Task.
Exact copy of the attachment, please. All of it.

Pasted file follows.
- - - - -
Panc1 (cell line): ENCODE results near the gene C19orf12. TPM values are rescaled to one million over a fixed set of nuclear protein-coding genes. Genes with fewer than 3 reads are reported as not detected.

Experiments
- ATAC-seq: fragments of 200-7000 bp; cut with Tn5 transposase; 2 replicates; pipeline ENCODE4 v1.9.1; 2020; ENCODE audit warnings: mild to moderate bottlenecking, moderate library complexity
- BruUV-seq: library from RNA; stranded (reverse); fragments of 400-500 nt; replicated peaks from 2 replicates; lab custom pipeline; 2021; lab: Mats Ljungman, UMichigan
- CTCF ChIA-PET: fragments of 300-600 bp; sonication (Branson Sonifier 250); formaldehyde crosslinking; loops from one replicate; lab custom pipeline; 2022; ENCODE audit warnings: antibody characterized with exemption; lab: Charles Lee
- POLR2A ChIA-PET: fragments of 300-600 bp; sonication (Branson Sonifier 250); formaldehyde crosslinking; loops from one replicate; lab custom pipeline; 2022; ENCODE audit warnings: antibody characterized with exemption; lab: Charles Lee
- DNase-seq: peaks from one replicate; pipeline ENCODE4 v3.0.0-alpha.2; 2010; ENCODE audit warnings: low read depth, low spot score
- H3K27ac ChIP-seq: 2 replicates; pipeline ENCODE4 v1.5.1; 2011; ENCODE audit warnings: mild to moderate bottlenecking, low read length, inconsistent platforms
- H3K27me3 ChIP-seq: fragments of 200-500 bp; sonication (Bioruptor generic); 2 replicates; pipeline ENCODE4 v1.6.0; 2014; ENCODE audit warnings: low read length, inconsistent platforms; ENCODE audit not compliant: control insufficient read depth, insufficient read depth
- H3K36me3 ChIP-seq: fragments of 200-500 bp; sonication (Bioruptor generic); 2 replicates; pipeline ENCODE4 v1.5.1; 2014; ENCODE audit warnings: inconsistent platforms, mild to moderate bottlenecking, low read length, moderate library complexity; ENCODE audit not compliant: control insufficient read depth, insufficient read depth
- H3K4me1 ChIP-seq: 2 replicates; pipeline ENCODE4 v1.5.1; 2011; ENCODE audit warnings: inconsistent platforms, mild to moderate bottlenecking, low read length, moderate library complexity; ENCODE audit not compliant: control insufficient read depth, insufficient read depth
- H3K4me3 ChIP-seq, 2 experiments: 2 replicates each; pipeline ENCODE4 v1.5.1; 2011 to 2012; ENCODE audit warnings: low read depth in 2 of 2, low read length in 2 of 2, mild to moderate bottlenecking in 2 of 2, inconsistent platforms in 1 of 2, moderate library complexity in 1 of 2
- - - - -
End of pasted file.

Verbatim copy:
Panc1 (cell line): ENCODE results near the gene C19orf12. TPM values are rescaled to one million over a fixed set of nuclear protein-coding genes. Genes with fewer than 3 reads are reported as not detected.

Experiments
- ATAC-seq: fragments of 200-7000 bp; cut with Tn5 transposase; 2 replicates; pipeline ENCODE4 v1.9.1; 2020; ENCODE audit warnings: mild to moderate bottlenecking, moderate library complexity
- BruUV-seq: library from RNA; stranded (reverse); fragments of 400-500 nt; replicated peaks from 2 replicates; lab custom pipeline; 2021; lab: Mats Ljungman, UMichigan
- CTCF ChIA-PET: fragments of 300-600 bp; sonication (Branson Sonifier 250); formaldehyde crosslinking; loops from one replicate; lab custom pipeline; 2022; ENCODE audit warnings: antibody characterized with exemption; lab: Charles Lee
- POLR2A ChIA-PET: fragments of 300-600 bp; sonication (Branson Sonifier 250); formaldehyde crosslinking; loops from one replicate; lab custom pipeline; 2022; ENCODE audit warnings: antibody characterized with exemption; lab: Charles Lee
- DNase-seq: peaks from one replicate; pipeline ENCODE4 v3.0.0-alpha.2; 2010; ENCODE audit warnings: low read depth, low spot score
- H3K27ac ChIP-seq: 2 replicates; pipeline ENCODE4 v1.5.1; 2011; ENCODE audit warnings: mild to moderate bottlenecking, low read length, inconsistent platforms
- H3K27me3 ChIP-seq: fragments of 200-500 bp; sonication (Bioruptor generic); 2 replicates; pipeline ENCODE4 v1.6.0; 2014; ENCODE audit warnings: low read length, inconsistent platforms; ENCODE audit not compliant: control insufficient read depth, insufficient read depth
- H3K36me3 ChIP-seq: fragments of 200-500 bp; sonication (Bioruptor generic); 2 replicates; pipeline ENCODE4 v1.5.1; 2014; ENCODE audit warnings: inconsistent platforms, mild to moderate bottlenecking, low read length, moderate library complexity; ENCODE audit not compliant: control insufficient read depth, insufficient read depth
- H3K4me1 ChIP-seq: 2 replicates; pipeline ENCODE4 v1.5.1; 2011; ENCODE audit warnings: inconsistent platforms, mild to moderate bottlenecking, low read length, moderate library complexity; ENCODE audit not compliant: control insufficient read depth, insufficient read depth
- H3K4me3 ChIP-seq, 2 experiments: 2 replicates each; pipeline ENCODE4 v1.5.1; 2011 to 2012; ENCODE audit warnings: low read depth in 2 of 2, low read length in 2 of 2, mild to moderate bottlenecking in 2 of 2, inconsistent platforms in 1 of 2, moderate library complexity in 1 of 2